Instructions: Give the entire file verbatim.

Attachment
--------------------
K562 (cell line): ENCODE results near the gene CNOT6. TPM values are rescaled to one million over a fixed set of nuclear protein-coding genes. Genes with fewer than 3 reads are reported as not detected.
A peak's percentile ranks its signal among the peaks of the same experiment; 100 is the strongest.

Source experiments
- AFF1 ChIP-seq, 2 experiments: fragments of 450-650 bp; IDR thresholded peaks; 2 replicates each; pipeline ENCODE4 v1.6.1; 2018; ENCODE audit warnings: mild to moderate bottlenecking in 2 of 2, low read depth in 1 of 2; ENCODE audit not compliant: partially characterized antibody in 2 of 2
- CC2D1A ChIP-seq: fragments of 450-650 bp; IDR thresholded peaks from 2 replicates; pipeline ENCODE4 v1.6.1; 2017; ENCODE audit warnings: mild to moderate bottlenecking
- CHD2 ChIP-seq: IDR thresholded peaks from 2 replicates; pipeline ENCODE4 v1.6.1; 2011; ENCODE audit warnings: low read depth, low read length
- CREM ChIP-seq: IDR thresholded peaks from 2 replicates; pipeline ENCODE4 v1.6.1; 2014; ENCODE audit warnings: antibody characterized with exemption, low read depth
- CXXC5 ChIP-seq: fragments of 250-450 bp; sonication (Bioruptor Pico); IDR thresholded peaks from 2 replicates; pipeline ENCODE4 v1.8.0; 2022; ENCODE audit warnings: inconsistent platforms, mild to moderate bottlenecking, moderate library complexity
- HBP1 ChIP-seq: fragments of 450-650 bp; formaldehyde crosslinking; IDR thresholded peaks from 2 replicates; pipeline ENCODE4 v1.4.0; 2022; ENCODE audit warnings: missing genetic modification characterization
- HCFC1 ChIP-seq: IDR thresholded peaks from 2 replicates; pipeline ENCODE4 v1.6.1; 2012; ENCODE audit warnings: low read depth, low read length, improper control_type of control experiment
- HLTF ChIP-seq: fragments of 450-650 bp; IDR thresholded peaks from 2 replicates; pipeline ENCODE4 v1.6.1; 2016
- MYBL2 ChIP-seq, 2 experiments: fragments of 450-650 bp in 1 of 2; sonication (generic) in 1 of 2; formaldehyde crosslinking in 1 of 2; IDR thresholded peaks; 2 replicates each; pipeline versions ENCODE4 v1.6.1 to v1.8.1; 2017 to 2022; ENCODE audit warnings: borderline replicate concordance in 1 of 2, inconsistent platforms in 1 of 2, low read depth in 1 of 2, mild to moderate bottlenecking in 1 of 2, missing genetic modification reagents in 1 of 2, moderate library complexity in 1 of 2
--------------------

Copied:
K562 (cell line): ENCODE results near the gene CNOT6. TPM values are rescaled to one million over a fixed set of nuclear protein-coding genes. Genes with fewer than 3 reads are reported as not detected.
A peak's percentile ranks its signal among the peaks of the same experiment; 100 is the strongest.

Source experiments
- AFF1 ChIP-seq, 2 experiments: fragments of 450-650 bp; IDR thresholded peaks; 2 replicates each; pipeline ENCODE4 v1.6.1; 2018; ENCODE audit warnings: mild to moderate bottlenecking in 2 of 2, low read depth in 1 of 2; ENCODE audit not compliant: partially characterized antibody in 2 of 2
- CC2D1A ChIP-seq: fragments of 450-650 bp; IDR thresholded peaks from 2 replicates; pipeline ENCODE4 v1.6.1; 2017; ENCODE audit warnings: mild to moderate bottlenecking
- CHD2 ChIP-seq: IDR thresholded peaks from 2 replicates; pipeline ENCODE4 v1.6.1; 2011; ENCODE audit warnings: low read depth, low read length
- CREM ChIP-seq: IDR thresholded peaks from 2 replicates; pipeline ENCODE4 v1.6.1; 2014; ENCODE audit warnings: antibody characterized with exemption, low read depth
- CXXC5 ChIP-seq: fragments of 250-450 bp; sonication (Bioruptor Pico); IDR thresholded peaks from 2 replicates; pipeline ENCODE4 v1.8.0; 2022; ENCODE audit warnings: inconsistent platforms, mild to moderate bottlenecking, moderate library complexity
- HBP1 ChIP-seq: fragments of 450-650 bp; formaldehyde crosslinking; IDR thresholded peaks from 2 replicates; pipeline ENCODE4 v1.4.0; 2022; ENCODE audit warnings: missing genetic modification characterization
- HCFC1 ChIP-seq: IDR thresholded peaks from 2 replicates; pipeline ENCODE4 v1.6.1; 2012; ENCODE audit warnings: low read depth, low read length, improper control_type of control experiment
- HLTF ChIP-seq: fragments of 450-650 bp; IDR thresholded peaks from 2 replicates; pipeline ENCODE4 v1.6.1; 2016
- MYBL2 ChIP-seq, 2 experiments: fragments of 450-650 bp in 1 of 2; sonication (generic) in 1 of 2; formaldehyde crosslinking in 1 of 2; IDR thresholded peaks; 2 replicates each; pipeline versions ENCODE4 v1.6.1 to v1.8.1; 2017 to 2022; ENCODE audit warnings: borderline replicate concordance in 1 of 2, inconsistent platforms in 1 of 2, low read depth in 1 of 2, mild to moderate bottlenecking in 1 of 2, missing genetic modification reagents in 1 of 2, moderate library complexity in 1 of 2